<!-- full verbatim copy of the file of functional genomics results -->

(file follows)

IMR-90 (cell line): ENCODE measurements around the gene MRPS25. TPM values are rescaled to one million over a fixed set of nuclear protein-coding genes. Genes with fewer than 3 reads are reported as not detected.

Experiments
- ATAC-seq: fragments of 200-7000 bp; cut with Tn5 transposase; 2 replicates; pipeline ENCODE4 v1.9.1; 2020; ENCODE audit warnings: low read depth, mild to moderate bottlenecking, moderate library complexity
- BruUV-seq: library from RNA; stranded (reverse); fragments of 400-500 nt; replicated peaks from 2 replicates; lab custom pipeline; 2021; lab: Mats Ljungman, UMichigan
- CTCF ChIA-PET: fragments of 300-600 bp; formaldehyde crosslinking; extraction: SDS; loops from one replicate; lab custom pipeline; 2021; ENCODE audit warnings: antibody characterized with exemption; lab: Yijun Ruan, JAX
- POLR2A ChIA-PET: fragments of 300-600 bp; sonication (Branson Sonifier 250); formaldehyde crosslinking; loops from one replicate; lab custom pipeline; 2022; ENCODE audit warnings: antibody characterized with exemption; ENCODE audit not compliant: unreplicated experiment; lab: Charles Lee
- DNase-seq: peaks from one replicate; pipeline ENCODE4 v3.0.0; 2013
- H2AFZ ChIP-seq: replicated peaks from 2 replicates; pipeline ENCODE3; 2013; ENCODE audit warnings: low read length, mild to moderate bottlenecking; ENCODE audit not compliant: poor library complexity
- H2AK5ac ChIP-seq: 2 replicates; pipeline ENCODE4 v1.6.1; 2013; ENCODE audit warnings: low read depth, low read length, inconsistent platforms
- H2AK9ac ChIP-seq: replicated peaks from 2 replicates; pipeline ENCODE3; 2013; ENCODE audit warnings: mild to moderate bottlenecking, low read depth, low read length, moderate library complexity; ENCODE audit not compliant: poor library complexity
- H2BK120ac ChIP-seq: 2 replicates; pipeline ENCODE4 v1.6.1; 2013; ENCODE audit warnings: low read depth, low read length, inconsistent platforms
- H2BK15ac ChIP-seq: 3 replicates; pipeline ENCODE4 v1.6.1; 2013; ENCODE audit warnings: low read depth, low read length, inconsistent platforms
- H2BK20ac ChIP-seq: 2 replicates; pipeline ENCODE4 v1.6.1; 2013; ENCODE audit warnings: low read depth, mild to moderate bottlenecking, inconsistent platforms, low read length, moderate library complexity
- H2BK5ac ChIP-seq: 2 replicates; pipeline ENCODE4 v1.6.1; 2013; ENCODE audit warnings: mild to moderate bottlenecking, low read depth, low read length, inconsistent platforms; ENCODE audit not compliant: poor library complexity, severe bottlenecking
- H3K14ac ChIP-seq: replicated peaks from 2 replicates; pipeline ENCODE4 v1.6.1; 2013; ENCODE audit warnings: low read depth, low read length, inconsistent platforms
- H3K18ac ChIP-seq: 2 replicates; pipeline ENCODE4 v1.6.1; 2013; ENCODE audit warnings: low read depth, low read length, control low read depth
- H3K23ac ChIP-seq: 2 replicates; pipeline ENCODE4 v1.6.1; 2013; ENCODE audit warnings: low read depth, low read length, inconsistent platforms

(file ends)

IMR-90 (cell line): ENCODE measurements around the gene MRPS25. TPM values are rescaled to one million over a fixed set of nuclear protein-coding genes. Genes with fewer than 3 reads are reported as not detected.

Experiments
- ATAC-seq: fragments of 200-7000 bp; cut with Tn5 transposase; 2 replicates; pipeline ENCODE4 v1.9.1; 2020; ENCODE audit warnings: low read depth, mild to moderate bottlenecking, moderate library complexity
- BruUV-seq: library from RNA; stranded (reverse); fragments of 400-500 nt; replicated peaks from 2 replicates; lab custom pipeline; 2021; lab: Mats Ljungman, UMichigan
- CTCF ChIA-PET: fragments of 300-600 bp; formaldehyde crosslinking; extraction: SDS; loops from one replicate; lab custom pipeline; 2021; ENCODE audit warnings: antibody characterized with exemption; lab: Yijun Ruan, JAX
- POLR2A ChIA-PET: fragments of 300-600 bp; sonication (Branson Sonifier 250); formaldehyde crosslinking; loops from one replicate; lab custom pipeline; 2022; ENCODE audit warnings: antibody characterized with exemption; ENCODE audit not compliant: unreplicated experiment; lab: Charles Lee
- DNase-seq: peaks from one replicate; pipeline ENCODE4 v3.0.0; 2013
- H2AFZ ChIP-seq: replicated peaks from 2 replicates; pipeline ENCODE3; 2013; ENCODE audit warnings: low read length, mild to moderate bottlenecking; ENCODE audit not compliant: poor library complexity
- H2AK5ac ChIP-seq: 2 replicates; pipeline ENCODE4 v1.6.1; 2013; ENCODE audit warnings: low read depth, low read length, inconsistent platforms
- H2AK9ac ChIP-seq: replicated peaks from 2 replicates; pipeline ENCODE3; 2013; ENCODE audit warnings: mild to moderate bottlenecking, low read depth, low read length, moderate library complexity; ENCODE audit not compliant: poor library complexity
- H2BK120ac ChIP-seq: 2 replicates; pipeline ENCODE4 v1.6.1; 2013; ENCODE audit warnings: low read depth, low read length, inconsistent platforms
- H2BK15ac ChIP-seq: 3 replicates; pipeline ENCODE4 v1.6.1; 2013; ENCODE audit warnings: low read depth, low read length, inconsistent platforms
- H2BK20ac ChIP-seq: 2 replicates; pipeline ENCODE4 v1.6.1; 2013; ENCODE audit warnings: low read depth, mild to moderate bottlenecking, inconsistent platforms, low read length, moderate library complexity
- H2BK5ac ChIP-seq: 2 replicates; pipeline ENCODE4 v1.6.1; 2013; ENCODE audit warnings: mild to moderate bottlenecking, low read depth, low read length, inconsistent platforms; ENCODE audit not compliant: poor library complexity, severe bottlenecking
- H3K14ac ChIP-seq: replicated peaks from 2 replicates; pipeline ENCODE4 v1.6.1; 2013; ENCODE audit warnings: low read depth, low read length, inconsistent platforms
- H3K18ac ChIP-seq: 2 replicates; pipeline ENCODE4 v1.6.1; 2013; ENCODE audit warnings: low read depth, low read length, control low read depth
- H3K23ac ChIP-seq: 2 replicates; pipeline ENCODE4 v1.6.1; 2013; ENCODE audit warnings: low read depth, low read length, inconsistent platforms